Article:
I’ve noticed that if I delete folders from
/etc/letsencrypt/accounts and generate a new certificate,
certbot will create a new account and successfully validate the domain without any issues.
So, why is it recommended to keep that folder backed up if I can create accounts every time?
One situation where you would want to keep the same ACME account is when you have a rate limit exemption against your account, but this doesn’t affect most users.
But otherwise, it’s just polite to keep the same account. If everybody kept creating new accounts, Let’s Encrypt’s database would get unhappy .
One reason for that advice is that it’s simpler to back up all of
/etc/letsencrypt/ than to back up 3 different subdirectories.
Also, although it’s not really technically necessary, the renewal configuration files in
/etc/letsencrypt/renewal/ do include the associated account ID. If you have any existing certificates, I would expect that “
certbot renew” would start to fail if you zapped
/etc/letsencrypt/accounts/. It would be easy for you to manually fix, but I don’t think Certbot would automatically do it.
Also also, there is an account creation rate limit. It’s very high, but there’s no need to take chances.
I agree with all of the reasons in @_az’s and @mnordhoff’s answers. Three others:
- You can use an account credential to revoke a certificate (even without the certificate’s associated private key)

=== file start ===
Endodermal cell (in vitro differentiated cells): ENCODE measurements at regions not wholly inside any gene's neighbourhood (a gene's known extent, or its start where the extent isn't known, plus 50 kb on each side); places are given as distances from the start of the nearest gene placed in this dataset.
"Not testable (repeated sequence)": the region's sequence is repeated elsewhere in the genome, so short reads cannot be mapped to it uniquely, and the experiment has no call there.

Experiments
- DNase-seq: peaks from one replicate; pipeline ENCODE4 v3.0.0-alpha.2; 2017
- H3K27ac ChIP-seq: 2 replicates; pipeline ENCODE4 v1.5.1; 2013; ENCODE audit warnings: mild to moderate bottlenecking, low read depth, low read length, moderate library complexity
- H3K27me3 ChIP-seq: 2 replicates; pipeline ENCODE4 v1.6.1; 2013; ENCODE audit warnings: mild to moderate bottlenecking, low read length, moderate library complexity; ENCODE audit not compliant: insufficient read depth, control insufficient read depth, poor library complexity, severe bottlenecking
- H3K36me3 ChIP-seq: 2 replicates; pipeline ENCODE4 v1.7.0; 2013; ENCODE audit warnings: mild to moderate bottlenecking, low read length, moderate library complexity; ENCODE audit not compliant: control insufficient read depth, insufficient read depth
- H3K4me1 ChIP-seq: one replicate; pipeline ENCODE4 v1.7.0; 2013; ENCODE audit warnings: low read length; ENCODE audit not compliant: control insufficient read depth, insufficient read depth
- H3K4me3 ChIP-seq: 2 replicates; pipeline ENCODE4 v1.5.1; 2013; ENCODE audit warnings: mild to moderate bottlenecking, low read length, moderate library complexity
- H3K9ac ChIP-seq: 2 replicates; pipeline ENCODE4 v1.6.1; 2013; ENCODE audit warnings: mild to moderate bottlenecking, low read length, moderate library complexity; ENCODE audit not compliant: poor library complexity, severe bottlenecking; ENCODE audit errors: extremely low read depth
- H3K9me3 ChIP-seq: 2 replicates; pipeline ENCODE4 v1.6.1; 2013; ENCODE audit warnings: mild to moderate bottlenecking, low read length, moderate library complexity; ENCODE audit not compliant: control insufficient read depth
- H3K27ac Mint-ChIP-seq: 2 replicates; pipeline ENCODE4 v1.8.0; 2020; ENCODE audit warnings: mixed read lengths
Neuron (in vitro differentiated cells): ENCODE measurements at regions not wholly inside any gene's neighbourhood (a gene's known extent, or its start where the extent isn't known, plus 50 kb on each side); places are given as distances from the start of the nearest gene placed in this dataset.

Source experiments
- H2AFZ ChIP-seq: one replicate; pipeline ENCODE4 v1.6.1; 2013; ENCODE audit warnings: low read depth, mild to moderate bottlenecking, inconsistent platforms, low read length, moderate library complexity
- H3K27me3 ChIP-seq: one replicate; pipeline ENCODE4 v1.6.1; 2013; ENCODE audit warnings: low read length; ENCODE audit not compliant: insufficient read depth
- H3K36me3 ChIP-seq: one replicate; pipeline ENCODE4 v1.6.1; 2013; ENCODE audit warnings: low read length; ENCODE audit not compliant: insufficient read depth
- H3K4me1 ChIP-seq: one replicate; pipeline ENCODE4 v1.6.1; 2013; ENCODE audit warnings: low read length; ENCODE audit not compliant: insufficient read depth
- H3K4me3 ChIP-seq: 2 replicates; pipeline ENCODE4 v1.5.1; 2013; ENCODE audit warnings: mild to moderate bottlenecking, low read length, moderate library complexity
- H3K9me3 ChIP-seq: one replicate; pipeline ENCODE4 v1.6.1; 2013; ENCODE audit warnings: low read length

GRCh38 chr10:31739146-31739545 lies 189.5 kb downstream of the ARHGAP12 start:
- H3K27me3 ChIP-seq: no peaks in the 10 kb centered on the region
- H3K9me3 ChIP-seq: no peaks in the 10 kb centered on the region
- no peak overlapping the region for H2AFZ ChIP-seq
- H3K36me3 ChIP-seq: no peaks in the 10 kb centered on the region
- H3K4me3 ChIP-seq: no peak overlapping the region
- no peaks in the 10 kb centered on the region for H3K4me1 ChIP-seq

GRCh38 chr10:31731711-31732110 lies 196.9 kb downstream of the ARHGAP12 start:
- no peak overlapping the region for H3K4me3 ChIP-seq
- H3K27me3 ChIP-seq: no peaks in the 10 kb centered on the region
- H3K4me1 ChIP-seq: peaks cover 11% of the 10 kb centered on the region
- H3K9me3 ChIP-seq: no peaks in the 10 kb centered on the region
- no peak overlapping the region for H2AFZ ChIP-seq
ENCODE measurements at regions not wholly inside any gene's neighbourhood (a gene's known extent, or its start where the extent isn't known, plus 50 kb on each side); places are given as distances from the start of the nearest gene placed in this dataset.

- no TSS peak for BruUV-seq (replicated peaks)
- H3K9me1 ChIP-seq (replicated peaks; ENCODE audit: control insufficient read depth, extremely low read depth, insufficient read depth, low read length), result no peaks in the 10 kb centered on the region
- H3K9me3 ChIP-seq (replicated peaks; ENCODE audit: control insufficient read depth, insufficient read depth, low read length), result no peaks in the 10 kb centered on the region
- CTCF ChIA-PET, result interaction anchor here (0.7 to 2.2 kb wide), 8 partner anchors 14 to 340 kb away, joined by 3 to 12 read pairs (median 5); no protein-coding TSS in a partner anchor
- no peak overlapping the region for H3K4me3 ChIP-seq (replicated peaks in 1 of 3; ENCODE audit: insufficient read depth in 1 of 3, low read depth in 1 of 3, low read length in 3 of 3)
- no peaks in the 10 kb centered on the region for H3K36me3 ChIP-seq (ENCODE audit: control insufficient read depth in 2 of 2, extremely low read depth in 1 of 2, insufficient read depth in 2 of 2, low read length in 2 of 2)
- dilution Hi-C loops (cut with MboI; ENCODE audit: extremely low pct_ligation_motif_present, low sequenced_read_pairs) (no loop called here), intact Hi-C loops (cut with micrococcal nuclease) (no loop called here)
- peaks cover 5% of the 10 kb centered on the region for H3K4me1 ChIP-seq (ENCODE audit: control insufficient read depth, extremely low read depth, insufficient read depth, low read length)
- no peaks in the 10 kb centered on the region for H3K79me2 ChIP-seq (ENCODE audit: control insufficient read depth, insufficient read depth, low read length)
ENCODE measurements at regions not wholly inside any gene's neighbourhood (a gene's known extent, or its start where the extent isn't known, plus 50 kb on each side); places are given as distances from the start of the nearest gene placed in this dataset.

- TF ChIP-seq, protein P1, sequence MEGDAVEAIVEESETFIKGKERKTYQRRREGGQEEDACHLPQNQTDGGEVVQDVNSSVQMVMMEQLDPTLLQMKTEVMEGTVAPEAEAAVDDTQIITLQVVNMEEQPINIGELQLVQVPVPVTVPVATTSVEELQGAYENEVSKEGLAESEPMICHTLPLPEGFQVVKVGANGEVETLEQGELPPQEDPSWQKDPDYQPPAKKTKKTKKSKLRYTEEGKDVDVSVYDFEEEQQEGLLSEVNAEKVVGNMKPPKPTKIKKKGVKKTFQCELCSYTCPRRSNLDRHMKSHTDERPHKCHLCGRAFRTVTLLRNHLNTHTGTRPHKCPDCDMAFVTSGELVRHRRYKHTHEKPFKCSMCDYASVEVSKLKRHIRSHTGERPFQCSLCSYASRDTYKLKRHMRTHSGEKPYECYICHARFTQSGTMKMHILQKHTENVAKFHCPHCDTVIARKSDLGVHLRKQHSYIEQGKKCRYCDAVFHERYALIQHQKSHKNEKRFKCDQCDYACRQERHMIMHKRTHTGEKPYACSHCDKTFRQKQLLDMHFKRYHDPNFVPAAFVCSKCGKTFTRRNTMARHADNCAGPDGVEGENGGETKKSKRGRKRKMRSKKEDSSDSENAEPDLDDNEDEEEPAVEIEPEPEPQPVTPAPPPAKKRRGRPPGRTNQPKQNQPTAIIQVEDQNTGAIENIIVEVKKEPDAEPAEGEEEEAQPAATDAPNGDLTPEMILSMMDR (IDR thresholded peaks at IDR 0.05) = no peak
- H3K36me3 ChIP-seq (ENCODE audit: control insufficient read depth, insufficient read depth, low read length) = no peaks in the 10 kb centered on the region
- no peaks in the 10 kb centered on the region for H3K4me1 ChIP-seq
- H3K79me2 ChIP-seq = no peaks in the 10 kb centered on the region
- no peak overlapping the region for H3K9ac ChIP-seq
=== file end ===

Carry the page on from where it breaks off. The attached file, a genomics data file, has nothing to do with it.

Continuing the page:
- You can use an account credential to update the contact e-mail address at which Let’s Encrypt will send you expiry notices and warnings if you’re using some kind of technology for which support is being discontinued
- When we first wrote the advice in Certbot about backups, some things about Let’s Encrypt validation methods and rate limits were still undefined, and so it appeared possible that ACME accounts would play a larger role in the overall system in several ways than they do today
It’s true that the account information is one of the least harmful things that you could lose access to, at least if your account doesn’t have an associated rate limit exemption, as @_az mentioned.
Thank you so much for your help.
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